January 3, 2006

Proposed Bulletin for Good Guidance Practices

Key materials
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The Regulation

  • Guidance documents-agencies' non-binding interpretations of either their own regulations or congressional statutes-come in many forms and may include policy statements, policy clarifications, policy directives, compliance directives, enforcement guidelines, inspections plans, opinion letters, question-and-answer bulletins, etc. Citing concerns that agencies have resorted to the use of guidances as a means of avoiding public notice and comment and creating de facto "backdoor" regulation, the Office of Management and Budged (OMB) recently released a Proposed Bulletin for Good Guidance Practices (GGP). 

Our Findings

  • There are many instances of guidances either masquerading as binding regulations or having the same effect. In 1999, a guidance letter from the Occupational Health and Safety Administration (OSHA) to a Houston company stated that OSHA regulations applied to employees working from home. Although technically not binding, the letter caused near panic among employees and employers and threatened the expansion of popular work at home programs. Fortunately, OSHA quickly withdrew the letter, but this is merely one of many examples of the misuse of guidances, which might have been identified or avoided by the use of a period of public notice and comment.
  • Although they are legally non-binding, guidances usually resemble binding regulations and often contain language implying that they carry the force of law. Therefore, it is encouraging that GGP mandate a period of public notice and comment for "significant guidance documents" and prohibit the use of language that might imply that that the guidance document carriers the force of law.
  • Prior to its abolition by Congress in 1995, the Administrative Conference of the United States (ACUS) persistently recommended that APA procedures be expanded to non-binding interpretive rulemaking. Although not going quite as far as ACUS, OMB's GGP do incorporate many of their suggestions. Although their actions might be improved by a few minor additions, OMB should be applauded for its efforts to bring some process and transparency to issuance of guidances.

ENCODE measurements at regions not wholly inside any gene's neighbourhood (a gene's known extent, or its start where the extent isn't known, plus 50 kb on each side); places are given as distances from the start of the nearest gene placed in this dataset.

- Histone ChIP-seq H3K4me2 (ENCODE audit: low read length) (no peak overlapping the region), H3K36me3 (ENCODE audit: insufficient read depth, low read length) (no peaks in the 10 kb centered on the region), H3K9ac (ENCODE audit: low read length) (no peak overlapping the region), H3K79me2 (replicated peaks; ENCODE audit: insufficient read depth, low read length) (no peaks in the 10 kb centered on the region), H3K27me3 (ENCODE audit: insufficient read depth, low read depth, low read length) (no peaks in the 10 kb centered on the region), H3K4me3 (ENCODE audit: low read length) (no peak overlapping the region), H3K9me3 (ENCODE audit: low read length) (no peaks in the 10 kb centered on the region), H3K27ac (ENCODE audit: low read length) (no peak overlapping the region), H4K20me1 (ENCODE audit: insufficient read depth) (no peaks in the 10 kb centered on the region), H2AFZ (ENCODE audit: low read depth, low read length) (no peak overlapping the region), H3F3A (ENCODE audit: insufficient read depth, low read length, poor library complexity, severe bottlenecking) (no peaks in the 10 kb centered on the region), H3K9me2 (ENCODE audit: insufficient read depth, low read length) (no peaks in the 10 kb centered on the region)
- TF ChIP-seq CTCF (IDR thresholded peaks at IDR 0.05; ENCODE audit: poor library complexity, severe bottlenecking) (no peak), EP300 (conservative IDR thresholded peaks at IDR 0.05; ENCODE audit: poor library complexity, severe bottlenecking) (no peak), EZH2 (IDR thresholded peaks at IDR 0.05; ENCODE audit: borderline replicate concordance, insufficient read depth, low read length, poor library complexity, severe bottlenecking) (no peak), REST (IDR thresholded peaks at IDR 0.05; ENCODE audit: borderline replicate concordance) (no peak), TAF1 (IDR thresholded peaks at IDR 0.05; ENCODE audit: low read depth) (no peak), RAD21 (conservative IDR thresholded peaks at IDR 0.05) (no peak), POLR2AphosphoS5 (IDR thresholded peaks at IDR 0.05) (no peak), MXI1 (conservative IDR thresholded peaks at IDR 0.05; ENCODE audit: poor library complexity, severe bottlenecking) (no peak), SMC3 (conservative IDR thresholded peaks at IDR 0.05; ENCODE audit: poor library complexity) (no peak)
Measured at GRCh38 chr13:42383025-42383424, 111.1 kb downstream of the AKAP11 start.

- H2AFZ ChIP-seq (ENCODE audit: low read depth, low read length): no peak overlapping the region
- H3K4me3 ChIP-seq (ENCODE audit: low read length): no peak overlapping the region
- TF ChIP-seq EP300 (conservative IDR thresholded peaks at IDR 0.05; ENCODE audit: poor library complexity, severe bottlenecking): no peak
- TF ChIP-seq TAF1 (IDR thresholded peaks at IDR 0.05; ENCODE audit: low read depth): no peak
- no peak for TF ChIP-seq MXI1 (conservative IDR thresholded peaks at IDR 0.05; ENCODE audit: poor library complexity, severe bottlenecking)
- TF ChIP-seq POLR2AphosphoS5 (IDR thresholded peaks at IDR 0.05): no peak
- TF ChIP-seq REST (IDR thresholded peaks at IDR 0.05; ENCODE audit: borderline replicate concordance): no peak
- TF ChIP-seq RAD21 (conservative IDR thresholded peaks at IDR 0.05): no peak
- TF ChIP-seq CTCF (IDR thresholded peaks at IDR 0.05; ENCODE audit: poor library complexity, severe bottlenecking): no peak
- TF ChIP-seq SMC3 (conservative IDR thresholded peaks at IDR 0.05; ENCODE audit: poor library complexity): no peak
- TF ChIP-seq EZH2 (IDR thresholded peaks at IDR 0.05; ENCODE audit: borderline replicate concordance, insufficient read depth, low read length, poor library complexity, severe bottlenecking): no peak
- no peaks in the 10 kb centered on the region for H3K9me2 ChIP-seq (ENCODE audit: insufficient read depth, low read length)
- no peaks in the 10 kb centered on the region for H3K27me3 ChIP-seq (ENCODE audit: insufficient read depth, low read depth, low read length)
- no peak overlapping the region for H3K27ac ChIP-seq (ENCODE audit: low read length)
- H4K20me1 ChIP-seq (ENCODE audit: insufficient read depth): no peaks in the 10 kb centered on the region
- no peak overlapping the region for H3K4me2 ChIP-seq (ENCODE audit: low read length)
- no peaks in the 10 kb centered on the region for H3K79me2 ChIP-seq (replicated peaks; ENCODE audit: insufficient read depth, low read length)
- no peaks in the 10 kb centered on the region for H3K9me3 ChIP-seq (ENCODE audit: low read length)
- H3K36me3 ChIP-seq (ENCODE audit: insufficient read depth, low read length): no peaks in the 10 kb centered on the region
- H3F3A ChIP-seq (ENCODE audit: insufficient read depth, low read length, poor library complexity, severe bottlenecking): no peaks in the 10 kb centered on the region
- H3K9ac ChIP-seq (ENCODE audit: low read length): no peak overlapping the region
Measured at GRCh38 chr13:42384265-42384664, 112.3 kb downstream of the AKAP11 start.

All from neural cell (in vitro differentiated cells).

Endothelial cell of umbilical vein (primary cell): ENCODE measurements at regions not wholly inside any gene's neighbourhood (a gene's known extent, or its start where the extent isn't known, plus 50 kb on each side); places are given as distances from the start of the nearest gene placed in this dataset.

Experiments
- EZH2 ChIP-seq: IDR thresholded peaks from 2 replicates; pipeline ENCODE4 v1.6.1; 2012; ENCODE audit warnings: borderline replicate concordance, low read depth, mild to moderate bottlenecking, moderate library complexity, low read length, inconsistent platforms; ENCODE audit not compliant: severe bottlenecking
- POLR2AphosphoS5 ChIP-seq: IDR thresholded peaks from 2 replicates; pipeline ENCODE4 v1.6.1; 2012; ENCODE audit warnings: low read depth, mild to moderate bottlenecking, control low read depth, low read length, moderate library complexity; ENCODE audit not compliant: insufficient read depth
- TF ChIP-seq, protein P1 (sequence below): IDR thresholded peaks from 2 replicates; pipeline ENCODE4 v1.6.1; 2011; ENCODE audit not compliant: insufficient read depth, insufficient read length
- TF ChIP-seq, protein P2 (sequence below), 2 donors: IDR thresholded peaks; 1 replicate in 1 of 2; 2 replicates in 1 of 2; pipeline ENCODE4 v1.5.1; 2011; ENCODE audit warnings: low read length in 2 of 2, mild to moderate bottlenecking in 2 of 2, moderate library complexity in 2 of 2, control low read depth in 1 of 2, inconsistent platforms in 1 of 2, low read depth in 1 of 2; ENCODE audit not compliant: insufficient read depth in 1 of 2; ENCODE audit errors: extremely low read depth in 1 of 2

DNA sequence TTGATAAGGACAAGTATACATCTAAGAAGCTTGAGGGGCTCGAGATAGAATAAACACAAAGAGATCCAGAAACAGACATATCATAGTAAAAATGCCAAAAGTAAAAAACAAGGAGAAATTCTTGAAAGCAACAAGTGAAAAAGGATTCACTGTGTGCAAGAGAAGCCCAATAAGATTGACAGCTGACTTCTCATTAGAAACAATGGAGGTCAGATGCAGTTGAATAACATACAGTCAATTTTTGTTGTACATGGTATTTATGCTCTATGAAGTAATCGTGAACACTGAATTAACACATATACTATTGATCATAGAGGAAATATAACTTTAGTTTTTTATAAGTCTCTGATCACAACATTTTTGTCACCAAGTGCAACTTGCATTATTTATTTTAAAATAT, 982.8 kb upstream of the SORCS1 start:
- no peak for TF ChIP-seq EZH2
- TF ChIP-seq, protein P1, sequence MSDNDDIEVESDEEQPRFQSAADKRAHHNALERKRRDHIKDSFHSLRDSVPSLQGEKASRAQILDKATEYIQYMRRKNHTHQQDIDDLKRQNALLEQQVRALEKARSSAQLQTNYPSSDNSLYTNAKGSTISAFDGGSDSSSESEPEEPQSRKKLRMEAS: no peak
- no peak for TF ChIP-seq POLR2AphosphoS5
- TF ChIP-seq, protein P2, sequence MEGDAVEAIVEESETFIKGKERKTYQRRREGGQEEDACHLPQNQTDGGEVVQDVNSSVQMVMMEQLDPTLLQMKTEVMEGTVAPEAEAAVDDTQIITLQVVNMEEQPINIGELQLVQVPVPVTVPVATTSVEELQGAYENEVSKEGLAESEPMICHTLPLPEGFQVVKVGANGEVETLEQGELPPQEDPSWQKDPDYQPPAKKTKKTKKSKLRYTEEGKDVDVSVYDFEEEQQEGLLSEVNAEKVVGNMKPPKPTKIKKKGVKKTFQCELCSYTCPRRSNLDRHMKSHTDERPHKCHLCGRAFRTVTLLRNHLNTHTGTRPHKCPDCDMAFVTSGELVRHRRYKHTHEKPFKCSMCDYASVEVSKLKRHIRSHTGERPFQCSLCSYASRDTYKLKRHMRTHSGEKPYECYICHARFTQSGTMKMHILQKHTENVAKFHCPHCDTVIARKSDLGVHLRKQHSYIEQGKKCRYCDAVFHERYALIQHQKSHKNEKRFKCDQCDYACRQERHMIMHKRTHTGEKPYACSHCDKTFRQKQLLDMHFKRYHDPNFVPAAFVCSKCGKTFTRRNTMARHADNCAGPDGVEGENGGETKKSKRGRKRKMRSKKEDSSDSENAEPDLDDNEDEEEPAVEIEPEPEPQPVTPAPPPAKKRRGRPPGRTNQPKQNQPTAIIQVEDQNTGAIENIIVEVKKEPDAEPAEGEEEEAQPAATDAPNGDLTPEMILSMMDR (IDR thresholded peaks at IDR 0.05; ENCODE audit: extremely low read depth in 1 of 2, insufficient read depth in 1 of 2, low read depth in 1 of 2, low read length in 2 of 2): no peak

• OMB's definition of a "significant guidance document" applies to a guidance that may "[r]easonably be anticipated to lead to an annual effect of $100 million or more and adversely affect in a material way the economy or sector of the economy." Unfortunately, since guidances are legally non-binding, one could easily argue that even the most burdensome guidance imposes no cost at all. Therefore, we suggest that while assessing their economic impacts, guidance documents be evaluated as if they were binding regulations.
  • While it is very important that the GGP prohibit the use of terms such as "shall," "must," "required," or "requirement," in order to prevent a reader of a guidance from believing that it is binding, the exclusion of these "loaded" terms may not be enough. Therefore, we recommend that guidances include prominent, specific language, perhaps in a color other than the body of the document, which specifically states that the guidance is not binding and does not carry the force of law.
  • OMB's GGP do provide for a period of notice and comment during the drafting of guidances, but they do not provide for such a period between the issuance of the final draft and its taking effect. Therefore, we propose that the GGP include a small time period, perhaps 30 days, between the issuance of the final draft of a guidance and its taking effect.